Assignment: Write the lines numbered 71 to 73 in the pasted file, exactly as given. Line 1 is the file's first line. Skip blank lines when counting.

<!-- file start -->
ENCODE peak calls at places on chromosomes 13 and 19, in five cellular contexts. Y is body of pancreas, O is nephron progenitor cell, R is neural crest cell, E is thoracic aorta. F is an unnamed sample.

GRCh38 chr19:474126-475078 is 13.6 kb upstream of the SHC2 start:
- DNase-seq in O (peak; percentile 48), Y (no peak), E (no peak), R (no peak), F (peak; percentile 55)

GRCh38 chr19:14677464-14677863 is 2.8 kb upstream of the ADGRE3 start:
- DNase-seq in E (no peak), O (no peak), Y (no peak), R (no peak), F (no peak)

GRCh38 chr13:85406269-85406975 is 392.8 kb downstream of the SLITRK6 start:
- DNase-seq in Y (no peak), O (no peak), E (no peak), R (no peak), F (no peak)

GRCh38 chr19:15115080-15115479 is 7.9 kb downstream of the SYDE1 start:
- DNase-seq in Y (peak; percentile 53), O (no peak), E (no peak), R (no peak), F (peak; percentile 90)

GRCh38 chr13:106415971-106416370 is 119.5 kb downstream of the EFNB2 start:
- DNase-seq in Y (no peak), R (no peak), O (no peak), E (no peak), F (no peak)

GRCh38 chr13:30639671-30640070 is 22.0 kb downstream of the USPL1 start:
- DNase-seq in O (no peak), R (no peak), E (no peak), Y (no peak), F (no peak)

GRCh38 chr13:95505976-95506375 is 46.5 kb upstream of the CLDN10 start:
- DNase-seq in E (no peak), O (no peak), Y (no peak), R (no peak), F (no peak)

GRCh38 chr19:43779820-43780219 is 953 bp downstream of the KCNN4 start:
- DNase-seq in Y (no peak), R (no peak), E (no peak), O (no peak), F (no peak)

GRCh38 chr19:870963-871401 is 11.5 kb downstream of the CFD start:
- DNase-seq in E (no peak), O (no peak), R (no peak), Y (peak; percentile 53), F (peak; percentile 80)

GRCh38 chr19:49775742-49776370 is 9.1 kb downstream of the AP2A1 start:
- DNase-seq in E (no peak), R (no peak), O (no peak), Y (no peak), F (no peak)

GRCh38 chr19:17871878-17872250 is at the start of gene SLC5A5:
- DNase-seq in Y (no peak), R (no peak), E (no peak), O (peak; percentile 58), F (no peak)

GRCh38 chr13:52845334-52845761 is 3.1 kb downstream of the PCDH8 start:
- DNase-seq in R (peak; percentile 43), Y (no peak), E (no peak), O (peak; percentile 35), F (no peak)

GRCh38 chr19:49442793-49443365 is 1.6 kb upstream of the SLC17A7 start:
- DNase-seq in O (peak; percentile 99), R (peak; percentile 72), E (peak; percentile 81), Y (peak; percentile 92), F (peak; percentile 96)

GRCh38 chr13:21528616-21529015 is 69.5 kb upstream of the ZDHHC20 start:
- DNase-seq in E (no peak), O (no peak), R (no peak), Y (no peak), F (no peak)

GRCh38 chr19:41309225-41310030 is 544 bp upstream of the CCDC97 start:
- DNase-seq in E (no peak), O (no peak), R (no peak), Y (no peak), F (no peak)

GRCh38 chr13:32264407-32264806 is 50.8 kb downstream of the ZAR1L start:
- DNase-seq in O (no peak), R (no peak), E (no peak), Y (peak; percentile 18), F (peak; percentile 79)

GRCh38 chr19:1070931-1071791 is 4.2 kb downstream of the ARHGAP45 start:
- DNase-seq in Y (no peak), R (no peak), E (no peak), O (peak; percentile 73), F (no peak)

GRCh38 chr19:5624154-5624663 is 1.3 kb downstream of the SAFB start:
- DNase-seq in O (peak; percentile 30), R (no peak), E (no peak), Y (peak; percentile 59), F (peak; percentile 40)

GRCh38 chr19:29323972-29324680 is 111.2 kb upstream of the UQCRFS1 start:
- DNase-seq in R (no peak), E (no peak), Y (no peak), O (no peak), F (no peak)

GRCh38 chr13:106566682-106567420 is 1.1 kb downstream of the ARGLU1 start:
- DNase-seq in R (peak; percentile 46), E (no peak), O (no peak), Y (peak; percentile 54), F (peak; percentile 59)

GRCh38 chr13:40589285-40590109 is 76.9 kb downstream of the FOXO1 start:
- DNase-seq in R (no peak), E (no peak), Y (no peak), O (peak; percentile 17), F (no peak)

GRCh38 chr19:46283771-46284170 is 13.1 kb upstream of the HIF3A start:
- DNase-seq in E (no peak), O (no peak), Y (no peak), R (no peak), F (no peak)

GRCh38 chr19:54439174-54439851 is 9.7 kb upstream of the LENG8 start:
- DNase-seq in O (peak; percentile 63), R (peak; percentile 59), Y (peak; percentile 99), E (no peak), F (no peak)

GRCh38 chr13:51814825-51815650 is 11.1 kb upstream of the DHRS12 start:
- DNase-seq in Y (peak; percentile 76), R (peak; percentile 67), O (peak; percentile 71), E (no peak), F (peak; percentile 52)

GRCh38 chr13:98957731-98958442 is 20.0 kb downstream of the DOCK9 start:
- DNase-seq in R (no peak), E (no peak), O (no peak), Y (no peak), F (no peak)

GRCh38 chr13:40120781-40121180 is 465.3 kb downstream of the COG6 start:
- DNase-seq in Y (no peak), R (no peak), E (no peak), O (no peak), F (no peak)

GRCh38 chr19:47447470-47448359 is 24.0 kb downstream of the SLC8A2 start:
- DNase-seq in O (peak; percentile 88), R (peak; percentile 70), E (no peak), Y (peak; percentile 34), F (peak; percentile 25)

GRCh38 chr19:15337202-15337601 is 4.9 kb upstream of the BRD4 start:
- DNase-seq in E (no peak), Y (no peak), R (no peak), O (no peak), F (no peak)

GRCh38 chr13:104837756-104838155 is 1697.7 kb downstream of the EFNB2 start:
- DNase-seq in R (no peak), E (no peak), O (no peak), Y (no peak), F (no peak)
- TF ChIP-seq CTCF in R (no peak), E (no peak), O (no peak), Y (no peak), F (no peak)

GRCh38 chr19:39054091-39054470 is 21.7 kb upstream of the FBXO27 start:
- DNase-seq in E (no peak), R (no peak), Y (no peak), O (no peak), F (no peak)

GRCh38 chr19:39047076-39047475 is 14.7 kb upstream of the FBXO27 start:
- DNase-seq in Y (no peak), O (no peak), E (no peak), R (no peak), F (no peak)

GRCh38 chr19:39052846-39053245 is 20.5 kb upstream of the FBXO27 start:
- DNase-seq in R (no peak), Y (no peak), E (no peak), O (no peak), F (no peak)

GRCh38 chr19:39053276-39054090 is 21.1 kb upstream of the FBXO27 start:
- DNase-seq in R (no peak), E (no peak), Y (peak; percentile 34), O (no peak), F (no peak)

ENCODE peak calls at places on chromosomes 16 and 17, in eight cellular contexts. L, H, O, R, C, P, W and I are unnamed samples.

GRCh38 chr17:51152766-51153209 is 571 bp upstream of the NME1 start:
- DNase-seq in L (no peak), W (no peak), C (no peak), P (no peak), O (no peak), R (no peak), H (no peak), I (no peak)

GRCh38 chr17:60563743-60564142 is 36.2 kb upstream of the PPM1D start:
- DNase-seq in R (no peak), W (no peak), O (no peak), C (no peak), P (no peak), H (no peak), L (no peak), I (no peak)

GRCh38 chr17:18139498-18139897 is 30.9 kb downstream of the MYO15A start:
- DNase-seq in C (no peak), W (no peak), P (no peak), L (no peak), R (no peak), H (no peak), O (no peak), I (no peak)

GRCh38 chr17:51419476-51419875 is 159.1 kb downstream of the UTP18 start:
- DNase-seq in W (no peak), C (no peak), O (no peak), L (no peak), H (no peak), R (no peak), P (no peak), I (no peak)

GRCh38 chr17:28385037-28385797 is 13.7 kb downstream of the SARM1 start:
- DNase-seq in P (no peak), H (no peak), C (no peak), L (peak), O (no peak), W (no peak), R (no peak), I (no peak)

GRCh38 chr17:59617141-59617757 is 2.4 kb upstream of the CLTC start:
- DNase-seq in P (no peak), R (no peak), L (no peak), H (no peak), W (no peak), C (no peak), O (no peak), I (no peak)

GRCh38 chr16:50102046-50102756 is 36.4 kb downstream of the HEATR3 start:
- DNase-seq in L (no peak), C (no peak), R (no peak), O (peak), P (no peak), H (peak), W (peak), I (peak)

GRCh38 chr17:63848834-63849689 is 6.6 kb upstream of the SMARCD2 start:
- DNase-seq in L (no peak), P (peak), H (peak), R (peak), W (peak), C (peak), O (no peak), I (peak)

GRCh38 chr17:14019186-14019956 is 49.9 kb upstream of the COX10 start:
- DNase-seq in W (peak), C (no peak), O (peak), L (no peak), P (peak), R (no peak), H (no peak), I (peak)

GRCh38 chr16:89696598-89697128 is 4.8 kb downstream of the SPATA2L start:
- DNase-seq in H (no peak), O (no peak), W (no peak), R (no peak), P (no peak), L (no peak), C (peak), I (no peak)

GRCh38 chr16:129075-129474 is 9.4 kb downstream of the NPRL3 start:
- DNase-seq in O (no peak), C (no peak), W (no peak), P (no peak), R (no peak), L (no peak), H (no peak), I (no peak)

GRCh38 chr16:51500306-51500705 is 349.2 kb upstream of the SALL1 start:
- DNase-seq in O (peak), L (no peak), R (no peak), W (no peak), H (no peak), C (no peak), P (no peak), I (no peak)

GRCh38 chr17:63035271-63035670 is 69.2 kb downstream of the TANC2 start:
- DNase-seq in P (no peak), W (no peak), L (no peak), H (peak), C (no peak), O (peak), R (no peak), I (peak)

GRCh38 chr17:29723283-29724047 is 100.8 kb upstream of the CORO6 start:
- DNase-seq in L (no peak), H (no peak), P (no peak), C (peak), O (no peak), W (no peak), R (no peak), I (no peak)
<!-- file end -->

- DNase-seq in L (no peak), W (no peak), C (no peak), P (no peak), O (no peak), R (no peak), H (no peak), I (no peak)

GRCh38 chr17:60563743-60564142 is 36.2 kb upstream of the PPM1D start:
- DNase-seq in R (no peak), W (no peak), O (no peak), C (no peak), P (no peak), H (no peak), L (no peak), I (no peak)